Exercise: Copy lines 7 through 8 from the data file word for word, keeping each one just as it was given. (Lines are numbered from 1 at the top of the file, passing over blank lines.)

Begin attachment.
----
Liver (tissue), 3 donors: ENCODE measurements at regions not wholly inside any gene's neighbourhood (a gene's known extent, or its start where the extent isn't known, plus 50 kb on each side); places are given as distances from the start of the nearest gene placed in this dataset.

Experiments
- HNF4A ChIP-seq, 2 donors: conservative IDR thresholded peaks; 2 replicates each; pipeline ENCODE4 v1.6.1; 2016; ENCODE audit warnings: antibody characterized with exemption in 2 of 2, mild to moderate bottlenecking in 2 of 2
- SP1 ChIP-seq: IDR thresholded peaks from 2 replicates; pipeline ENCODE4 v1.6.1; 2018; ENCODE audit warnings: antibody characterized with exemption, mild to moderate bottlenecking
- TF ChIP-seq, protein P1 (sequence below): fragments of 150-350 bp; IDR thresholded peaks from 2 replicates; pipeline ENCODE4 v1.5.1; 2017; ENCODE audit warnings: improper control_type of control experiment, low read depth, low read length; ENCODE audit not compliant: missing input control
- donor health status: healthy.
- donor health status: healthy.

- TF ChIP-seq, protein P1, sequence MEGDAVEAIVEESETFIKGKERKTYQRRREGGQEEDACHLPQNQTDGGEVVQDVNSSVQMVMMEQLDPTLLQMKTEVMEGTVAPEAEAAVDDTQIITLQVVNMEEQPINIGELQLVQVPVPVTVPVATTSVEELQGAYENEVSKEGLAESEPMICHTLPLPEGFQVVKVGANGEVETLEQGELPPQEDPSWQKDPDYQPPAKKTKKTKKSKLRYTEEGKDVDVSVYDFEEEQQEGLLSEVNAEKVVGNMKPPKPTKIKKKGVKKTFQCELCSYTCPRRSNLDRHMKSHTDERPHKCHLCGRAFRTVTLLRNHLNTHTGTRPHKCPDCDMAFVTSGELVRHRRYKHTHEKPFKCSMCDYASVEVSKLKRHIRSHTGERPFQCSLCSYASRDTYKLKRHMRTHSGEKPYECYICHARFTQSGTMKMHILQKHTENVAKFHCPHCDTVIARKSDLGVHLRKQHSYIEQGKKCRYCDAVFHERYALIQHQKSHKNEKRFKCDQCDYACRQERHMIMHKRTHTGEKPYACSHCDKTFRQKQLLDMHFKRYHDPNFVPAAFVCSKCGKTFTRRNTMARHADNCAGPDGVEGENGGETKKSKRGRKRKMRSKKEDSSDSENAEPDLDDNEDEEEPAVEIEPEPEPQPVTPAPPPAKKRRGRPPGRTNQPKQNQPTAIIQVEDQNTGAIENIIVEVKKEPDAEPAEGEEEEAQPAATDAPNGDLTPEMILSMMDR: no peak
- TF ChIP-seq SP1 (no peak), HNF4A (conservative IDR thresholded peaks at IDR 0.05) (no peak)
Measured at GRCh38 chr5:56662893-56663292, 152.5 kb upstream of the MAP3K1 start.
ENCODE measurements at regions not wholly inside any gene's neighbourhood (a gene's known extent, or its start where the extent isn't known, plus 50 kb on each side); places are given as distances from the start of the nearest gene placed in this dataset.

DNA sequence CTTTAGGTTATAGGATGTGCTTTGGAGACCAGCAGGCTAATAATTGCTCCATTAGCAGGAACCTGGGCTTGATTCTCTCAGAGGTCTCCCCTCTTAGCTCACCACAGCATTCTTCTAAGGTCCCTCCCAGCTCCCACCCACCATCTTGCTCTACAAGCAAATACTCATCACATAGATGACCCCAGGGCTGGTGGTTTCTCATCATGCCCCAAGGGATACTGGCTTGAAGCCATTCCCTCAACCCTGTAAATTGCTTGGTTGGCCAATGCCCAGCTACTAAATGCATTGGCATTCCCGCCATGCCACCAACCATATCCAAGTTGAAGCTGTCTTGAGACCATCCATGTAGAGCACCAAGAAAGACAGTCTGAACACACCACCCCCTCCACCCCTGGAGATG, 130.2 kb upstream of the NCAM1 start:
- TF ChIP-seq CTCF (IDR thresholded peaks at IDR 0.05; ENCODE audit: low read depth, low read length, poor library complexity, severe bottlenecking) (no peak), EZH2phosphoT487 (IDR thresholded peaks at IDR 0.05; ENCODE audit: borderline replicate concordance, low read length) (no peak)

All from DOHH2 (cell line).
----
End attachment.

- donor health status: healthy.

- TF ChIP-seq, protein P1, sequence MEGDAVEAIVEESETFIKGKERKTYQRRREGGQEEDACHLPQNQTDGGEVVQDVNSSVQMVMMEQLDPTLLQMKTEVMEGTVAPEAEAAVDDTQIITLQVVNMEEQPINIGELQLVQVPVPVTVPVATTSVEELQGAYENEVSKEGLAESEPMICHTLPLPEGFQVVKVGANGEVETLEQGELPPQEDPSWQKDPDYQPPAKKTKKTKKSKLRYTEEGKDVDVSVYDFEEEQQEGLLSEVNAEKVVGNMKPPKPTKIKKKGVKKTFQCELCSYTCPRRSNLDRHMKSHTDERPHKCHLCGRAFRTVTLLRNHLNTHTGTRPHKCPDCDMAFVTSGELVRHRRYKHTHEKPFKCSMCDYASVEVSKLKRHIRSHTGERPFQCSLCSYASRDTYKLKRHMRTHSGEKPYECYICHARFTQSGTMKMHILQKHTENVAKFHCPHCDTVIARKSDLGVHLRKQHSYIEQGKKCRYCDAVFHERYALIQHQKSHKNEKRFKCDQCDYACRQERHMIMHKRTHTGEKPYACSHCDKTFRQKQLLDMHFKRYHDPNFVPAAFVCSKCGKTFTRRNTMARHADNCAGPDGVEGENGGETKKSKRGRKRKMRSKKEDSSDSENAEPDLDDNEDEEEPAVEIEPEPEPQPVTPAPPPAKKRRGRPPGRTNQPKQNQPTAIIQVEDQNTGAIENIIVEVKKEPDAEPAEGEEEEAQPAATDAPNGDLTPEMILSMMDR: no peak